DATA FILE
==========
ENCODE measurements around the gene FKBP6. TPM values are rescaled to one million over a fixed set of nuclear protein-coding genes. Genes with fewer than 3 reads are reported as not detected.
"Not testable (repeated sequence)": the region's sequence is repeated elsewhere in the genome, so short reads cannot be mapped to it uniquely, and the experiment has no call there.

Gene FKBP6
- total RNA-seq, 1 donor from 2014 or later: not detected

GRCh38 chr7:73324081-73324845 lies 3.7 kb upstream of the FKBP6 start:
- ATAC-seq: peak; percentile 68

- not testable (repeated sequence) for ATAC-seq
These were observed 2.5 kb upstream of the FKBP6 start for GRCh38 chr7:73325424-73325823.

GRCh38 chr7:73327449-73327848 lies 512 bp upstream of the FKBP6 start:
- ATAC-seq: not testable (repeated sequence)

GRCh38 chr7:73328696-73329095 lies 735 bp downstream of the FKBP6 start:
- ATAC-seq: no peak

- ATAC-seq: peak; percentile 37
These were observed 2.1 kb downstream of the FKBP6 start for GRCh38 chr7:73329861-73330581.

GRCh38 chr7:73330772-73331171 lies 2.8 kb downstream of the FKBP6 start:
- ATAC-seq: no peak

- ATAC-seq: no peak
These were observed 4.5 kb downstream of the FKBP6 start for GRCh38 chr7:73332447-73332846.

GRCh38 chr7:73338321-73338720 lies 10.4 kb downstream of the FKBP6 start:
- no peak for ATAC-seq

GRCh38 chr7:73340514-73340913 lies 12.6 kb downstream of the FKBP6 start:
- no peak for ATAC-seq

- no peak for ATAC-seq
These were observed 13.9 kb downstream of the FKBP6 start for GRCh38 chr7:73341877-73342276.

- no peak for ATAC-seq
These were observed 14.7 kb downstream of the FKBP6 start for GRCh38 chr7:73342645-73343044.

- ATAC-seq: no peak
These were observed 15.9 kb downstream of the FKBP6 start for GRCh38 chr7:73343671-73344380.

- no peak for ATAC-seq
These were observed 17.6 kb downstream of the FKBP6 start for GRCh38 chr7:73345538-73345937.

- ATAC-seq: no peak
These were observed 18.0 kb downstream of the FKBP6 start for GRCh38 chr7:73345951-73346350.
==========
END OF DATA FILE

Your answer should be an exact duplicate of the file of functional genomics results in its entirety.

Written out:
ENCODE measurements around the gene FKBP6. TPM values are rescaled to one million over a fixed set of nuclear protein-coding genes. Genes with fewer than 3 reads are reported as not detected.
"Not testable (repeated sequence)": the region's sequence is repeated elsewhere in the genome, so short reads cannot be mapped to it uniquely, and the experiment has no call there.

Gene FKBP6
- total RNA-seq, 1 donor from 2014 or later: not detected

GRCh38 chr7:73324081-73324845 lies 3.7 kb upstream of the FKBP6 start:
- ATAC-seq: peak; percentile 68

- not testable (repeated sequence) for ATAC-seq
These were observed 2.5 kb upstream of the FKBP6 start for GRCh38 chr7:73325424-73325823.

GRCh38 chr7:73327449-73327848 lies 512 bp upstream of the FKBP6 start:
- ATAC-seq: not testable (repeated sequence)

GRCh38 chr7:73328696-73329095 lies 735 bp downstream of the FKBP6 start:
- ATAC-seq: no peak

- ATAC-seq: peak; percentile 37
These were observed 2.1 kb downstream of the FKBP6 start for GRCh38 chr7:73329861-73330581.

GRCh38 chr7:73330772-73331171 lies 2.8 kb downstream of the FKBP6 start:
- ATAC-seq: no peak

- ATAC-seq: no peak
These were observed 4.5 kb downstream of the FKBP6 start for GRCh38 chr7:73332447-73332846.

GRCh38 chr7:73338321-73338720 lies 10.4 kb downstream of the FKBP6 start:
- no peak for ATAC-seq

GRCh38 chr7:73340514-73340913 lies 12.6 kb downstream of the FKBP6 start:
- no peak for ATAC-seq

- no peak for ATAC-seq
These were observed 13.9 kb downstream of the FKBP6 start for GRCh38 chr7:73341877-73342276.

- no peak for ATAC-seq
These were observed 14.7 kb downstream of the FKBP6 start for GRCh38 chr7:73342645-73343044.

- ATAC-seq: no peak
These were observed 15.9 kb downstream of the FKBP6 start for GRCh38 chr7:73343671-73344380.

- no peak for ATAC-seq
These were observed 17.6 kb downstream of the FKBP6 start for GRCh38 chr7:73345538-73345937.

- ATAC-seq: no peak
These were observed 18.0 kb downstream of the FKBP6 start for GRCh38 chr7:73345951-73346350.